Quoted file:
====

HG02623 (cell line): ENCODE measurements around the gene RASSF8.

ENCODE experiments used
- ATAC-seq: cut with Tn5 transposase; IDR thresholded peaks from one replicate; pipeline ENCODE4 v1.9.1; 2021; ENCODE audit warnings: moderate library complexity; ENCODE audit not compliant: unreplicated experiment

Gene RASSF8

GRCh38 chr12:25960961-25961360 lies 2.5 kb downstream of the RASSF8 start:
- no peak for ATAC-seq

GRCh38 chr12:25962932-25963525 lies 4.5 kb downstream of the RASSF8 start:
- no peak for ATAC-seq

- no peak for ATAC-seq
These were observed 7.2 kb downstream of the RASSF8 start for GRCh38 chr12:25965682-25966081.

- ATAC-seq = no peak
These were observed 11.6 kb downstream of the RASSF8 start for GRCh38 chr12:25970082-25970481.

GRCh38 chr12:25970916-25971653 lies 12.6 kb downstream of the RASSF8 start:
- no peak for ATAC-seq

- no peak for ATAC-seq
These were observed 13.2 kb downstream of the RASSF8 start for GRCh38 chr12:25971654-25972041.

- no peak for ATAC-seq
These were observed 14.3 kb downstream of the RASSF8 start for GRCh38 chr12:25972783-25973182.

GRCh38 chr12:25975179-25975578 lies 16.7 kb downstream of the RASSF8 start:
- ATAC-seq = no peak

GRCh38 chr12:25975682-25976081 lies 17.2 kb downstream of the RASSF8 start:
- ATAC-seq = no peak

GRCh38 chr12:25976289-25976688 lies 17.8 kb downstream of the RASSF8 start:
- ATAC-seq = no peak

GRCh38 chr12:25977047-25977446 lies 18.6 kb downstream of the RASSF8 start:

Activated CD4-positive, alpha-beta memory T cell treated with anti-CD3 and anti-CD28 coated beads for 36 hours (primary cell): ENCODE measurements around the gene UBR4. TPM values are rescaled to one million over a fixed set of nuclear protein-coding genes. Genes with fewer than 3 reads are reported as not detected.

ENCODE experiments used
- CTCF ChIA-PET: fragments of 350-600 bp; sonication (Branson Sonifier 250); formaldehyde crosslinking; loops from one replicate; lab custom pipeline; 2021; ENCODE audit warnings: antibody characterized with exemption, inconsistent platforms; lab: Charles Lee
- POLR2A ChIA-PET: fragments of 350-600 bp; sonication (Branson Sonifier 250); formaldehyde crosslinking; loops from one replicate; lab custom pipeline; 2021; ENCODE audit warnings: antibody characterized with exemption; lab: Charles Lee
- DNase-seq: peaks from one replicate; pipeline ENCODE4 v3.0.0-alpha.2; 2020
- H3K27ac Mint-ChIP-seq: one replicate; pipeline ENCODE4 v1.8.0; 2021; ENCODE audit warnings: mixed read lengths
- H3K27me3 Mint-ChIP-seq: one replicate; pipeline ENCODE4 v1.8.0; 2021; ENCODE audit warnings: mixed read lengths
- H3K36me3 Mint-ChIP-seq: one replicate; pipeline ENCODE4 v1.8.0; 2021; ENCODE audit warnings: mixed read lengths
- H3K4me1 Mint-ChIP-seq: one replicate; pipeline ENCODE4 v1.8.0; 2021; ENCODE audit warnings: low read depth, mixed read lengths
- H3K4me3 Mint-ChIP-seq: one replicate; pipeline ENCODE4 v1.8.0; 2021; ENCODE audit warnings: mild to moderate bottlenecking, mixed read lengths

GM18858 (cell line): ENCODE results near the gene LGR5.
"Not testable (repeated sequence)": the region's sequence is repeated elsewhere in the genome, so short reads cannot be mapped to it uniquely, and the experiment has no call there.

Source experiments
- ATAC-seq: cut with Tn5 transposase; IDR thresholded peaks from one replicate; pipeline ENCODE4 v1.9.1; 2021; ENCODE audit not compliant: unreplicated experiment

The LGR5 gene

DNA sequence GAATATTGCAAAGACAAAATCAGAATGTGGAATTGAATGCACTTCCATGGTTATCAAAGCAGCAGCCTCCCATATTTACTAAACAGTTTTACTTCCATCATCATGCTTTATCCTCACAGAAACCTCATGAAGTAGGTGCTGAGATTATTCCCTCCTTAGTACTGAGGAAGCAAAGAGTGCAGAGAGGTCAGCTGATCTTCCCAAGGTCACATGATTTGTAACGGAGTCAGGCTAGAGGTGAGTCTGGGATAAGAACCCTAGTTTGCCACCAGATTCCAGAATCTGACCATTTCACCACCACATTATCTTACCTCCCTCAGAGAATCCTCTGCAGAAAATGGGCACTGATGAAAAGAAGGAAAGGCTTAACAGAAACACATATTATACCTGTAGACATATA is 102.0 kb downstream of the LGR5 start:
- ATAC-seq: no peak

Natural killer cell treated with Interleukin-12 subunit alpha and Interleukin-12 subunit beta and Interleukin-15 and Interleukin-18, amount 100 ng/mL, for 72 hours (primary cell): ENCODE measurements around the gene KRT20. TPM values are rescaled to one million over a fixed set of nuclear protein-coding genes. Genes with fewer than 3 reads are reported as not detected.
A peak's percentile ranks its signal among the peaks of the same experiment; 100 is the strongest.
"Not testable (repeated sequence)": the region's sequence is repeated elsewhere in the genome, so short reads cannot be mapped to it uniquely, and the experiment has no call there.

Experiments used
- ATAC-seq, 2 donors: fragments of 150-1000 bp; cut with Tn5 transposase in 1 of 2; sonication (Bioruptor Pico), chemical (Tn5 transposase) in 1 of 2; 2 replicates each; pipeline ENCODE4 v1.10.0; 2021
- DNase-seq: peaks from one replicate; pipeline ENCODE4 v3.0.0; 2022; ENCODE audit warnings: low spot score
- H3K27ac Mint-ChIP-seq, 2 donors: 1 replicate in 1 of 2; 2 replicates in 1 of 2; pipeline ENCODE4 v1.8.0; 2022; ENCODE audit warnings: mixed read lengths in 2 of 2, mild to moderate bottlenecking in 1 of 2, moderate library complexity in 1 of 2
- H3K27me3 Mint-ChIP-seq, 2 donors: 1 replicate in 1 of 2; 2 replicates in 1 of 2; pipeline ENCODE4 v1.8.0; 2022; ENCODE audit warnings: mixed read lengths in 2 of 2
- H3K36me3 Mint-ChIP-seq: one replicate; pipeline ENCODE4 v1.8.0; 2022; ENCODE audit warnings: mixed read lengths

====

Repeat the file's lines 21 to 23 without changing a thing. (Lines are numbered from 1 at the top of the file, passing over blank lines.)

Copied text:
GRCh38 chr12:25975682-25976081 lies 17.2 kb downstream of the RASSF8 start:
- ATAC-seq = no peak

GRCh38 chr12:25976289-25976688 lies 17.8 kb downstream of the RASSF8 start: